Up until 2003, Deloitte focused on serving multinational clients who did business in China. In 2003, the firm expanded its focus to include the Chinese domestic market – fertile ground because of the country’s continuing privatization wave. Deloitte’s services include accounting, mergers and acquisitions, a range of IT consulting capabilities, auditing and insurance.
In 2003, Butters said, Deloitte had 2,100 employees in China, with 1,400 of them based in Hong Kong. Today, the company employs 6,000 in China, but only 200 were added in Hong Kong – a testament to the amount of business being generated on the mainland.
That has spawned another difficulty for Deloitte and competitors: Even in a land of a billion people, it’s difficult to find skilled, experienced labor. “The resource talent war is extremely fierce,” Butters said. “Our challenge is hiring people with 10 to 15 years experience.”
So what is a respected audit firm doing in China, anyway, what with the notoriously shoddy accounting at so many companies, including state-run ones? Butters conceded that “the risks in China, from an audit perspective, are very high.” Nonetheless, he said, there are companies that are trying to conform to world-class accounting standards – and they are the ones whose business Deloitte pursues.
Butters echoed earlier conference speakers in his concern about the United States’ ability to remain competitive: He said he would not be surprised when and if China surpasses the U.S. in economic power or technological advancement. Unlike the U.S., China has made it a national policy to train the scientists and engineers whose research drives growth.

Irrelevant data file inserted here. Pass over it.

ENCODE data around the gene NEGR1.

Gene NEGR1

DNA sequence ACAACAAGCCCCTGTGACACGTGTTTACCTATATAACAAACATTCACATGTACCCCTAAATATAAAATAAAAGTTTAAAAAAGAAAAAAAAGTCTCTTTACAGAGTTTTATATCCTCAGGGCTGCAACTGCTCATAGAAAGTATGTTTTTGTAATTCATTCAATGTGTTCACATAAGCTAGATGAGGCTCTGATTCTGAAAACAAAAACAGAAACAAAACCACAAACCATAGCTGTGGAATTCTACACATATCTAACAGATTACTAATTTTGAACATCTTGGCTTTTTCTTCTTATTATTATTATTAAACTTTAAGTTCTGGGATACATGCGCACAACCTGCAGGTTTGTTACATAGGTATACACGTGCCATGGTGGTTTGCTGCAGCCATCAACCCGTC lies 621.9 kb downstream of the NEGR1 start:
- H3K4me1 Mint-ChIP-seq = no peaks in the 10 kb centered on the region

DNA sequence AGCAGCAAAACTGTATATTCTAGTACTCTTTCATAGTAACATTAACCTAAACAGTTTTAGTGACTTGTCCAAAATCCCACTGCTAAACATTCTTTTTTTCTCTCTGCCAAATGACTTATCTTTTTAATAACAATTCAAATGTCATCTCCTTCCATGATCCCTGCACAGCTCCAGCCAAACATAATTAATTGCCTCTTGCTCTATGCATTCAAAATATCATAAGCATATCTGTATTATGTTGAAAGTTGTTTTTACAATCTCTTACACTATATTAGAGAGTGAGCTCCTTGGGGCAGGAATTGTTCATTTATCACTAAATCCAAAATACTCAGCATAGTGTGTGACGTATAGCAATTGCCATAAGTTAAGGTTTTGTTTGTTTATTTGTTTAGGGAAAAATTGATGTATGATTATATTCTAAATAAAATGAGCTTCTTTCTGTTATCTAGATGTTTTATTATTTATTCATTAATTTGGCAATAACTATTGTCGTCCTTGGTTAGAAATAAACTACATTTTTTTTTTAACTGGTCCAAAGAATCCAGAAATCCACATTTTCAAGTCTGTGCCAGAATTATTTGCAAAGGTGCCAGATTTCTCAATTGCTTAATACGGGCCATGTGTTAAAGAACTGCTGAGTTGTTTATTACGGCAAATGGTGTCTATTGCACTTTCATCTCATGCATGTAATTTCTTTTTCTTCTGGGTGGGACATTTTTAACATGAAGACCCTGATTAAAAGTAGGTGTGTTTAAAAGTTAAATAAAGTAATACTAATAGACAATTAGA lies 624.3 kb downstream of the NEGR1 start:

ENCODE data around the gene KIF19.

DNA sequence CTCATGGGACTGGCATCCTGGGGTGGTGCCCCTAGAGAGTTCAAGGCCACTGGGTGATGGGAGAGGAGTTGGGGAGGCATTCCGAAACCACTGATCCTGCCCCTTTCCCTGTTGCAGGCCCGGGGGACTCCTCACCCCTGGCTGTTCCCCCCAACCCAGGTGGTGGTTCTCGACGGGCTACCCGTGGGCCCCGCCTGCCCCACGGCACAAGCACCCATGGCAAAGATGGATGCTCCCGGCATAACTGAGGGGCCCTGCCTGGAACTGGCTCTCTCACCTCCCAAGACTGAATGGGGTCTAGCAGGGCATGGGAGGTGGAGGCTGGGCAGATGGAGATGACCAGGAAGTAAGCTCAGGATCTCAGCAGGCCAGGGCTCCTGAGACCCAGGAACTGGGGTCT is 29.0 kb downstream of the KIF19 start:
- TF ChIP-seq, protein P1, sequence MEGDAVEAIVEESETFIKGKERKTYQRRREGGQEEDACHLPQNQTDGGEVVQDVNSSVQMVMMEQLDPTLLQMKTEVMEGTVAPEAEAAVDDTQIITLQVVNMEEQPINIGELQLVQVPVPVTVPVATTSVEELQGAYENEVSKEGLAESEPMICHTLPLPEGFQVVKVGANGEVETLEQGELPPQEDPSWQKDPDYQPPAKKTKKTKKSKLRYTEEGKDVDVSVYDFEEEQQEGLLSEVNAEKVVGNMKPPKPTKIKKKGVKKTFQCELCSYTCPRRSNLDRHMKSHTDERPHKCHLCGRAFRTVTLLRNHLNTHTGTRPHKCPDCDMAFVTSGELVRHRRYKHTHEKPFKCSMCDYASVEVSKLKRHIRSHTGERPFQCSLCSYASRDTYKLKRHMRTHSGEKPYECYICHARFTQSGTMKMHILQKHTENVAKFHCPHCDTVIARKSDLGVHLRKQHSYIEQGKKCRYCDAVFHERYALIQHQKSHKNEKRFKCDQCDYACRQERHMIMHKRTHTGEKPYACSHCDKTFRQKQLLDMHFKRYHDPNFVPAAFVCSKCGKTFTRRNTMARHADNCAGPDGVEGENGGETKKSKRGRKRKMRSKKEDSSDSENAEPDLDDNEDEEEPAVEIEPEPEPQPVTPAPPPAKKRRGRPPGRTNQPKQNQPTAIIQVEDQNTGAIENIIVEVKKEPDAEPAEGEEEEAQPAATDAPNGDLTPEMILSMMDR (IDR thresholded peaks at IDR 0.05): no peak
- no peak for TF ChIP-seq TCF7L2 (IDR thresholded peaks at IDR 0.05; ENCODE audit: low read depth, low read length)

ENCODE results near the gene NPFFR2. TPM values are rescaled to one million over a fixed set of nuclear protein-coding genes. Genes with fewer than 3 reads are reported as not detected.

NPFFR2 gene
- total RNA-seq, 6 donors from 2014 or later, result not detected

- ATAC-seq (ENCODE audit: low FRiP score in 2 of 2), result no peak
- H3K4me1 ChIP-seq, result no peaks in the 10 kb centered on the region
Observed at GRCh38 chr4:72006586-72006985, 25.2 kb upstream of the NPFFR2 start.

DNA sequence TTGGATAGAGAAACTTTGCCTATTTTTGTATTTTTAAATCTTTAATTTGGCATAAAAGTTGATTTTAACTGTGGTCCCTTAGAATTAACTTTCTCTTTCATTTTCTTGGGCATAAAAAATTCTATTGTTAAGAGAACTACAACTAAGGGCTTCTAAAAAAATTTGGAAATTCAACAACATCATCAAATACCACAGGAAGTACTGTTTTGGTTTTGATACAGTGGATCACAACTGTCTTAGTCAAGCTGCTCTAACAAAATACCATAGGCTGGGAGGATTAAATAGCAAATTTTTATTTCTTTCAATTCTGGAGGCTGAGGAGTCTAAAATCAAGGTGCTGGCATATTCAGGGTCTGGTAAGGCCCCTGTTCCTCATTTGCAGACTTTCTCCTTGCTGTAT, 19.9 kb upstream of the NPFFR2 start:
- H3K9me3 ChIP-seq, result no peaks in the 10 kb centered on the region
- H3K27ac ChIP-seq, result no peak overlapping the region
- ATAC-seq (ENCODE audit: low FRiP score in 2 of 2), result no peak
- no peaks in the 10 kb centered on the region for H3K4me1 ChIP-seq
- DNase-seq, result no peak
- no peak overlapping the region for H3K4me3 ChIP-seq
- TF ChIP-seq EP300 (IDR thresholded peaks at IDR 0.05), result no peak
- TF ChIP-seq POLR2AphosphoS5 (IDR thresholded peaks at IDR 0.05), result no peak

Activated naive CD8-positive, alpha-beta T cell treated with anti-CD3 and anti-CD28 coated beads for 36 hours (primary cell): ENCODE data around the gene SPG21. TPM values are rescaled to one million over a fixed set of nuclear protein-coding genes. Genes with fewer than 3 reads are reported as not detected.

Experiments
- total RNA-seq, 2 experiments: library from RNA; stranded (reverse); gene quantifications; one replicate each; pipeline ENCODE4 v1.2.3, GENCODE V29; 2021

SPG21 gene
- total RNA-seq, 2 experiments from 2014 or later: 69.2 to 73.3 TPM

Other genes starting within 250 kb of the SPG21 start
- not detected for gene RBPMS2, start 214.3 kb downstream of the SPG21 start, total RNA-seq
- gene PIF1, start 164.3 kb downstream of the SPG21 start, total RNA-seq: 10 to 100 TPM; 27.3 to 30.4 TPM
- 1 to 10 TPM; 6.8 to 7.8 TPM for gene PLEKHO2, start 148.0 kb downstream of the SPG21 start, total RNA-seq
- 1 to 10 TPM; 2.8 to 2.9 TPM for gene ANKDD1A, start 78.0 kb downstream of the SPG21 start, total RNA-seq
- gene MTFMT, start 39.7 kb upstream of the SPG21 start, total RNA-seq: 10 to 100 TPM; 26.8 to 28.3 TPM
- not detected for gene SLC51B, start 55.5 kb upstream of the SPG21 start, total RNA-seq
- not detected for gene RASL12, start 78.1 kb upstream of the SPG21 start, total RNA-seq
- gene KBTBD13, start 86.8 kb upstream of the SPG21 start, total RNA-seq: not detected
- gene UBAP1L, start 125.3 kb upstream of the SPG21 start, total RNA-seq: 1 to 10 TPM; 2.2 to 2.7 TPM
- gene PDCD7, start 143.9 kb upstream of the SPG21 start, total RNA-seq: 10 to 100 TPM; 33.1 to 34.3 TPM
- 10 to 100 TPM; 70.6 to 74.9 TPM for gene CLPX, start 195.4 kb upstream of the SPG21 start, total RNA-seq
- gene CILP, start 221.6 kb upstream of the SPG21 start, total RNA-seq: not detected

An oft-cited (and often-disputed) statistic is that China every year graduates 600,000 engineers from its institutions of higher learning. The United States produces about 70,000 engineers a year. The latest such end-of-U.S.-supremacy prophesizing can be found in the 2007 National Academy of Sciences report titled, Rising above the Gathering Storm: Energizing and Employing America for a Brighter Economic Future. Many academics dispute the accuracy and/or significance of those numbers, saying they don’t reflect that on a per capita basis, the U.S. is still significantly ahead in producing engineers.
Such nuances aside, however, “we are not keeping pace with what China is doing,” Butters acknowledges.
Butters was asked about democratization: While there is voting at the local level, China remains a communist country run by non-elected officials. Could the successes of the market economy spread to the political realm? “I don’t think it’s inconceivable that it could happen,” he said. China’s current leadership, led by premier Wen Jiabao, is “pretty progressive.” Yet, he added, so much of China’s population lacks education that a large-scale shift toward democratic reforms would be de-stabilizing. “It’s not achievable in the near-term.”
And finally, Butters noted, as a multi-national corporation, Deloitte takes a somewhat agnostic view of politics and nationalistic sentiment, instead making strategic decisions from a financial risk perspective. The firm is confident enough about its China prospects that it has committed to investing $150 million in the country over the next five years. “Our firm is global,” Butters said. “We’re not going in as an American or European firm.”